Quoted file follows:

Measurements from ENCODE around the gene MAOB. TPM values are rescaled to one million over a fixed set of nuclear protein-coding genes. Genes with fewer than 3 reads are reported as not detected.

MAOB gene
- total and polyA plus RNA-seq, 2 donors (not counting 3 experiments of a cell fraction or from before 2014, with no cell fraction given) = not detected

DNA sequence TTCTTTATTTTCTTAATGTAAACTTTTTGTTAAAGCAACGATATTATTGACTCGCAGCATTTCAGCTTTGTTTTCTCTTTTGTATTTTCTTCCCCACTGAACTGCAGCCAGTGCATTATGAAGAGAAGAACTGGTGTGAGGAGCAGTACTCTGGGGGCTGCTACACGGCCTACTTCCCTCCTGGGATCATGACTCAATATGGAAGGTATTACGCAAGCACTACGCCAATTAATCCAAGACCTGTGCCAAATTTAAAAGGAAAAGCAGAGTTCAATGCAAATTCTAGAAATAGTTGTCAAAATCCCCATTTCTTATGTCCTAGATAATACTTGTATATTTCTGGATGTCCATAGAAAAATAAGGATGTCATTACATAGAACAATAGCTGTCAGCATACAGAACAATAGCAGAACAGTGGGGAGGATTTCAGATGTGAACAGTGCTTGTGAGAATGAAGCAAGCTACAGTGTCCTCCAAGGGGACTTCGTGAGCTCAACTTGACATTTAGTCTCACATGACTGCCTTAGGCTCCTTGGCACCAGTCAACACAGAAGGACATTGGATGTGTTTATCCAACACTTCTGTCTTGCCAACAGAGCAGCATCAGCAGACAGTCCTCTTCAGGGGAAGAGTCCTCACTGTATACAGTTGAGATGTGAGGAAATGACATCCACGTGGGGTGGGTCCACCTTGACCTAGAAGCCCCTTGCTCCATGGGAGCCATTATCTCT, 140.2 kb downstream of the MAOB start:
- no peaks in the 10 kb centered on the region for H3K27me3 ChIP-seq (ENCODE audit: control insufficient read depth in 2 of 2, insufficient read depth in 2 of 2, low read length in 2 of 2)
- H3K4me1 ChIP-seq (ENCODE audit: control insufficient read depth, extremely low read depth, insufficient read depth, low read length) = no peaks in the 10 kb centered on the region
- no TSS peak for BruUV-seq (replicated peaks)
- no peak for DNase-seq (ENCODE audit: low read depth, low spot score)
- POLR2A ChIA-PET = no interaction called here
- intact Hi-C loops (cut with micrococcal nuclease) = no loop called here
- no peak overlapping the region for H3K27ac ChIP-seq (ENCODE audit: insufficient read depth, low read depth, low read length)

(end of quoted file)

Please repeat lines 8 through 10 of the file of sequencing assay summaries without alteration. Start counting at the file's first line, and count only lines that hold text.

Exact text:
- no peak for DNase-seq (ENCODE audit: low read depth, low spot score)
- POLR2A ChIA-PET = no interaction called here
- intact Hi-C loops (cut with micrococcal nuclease) = no loop called here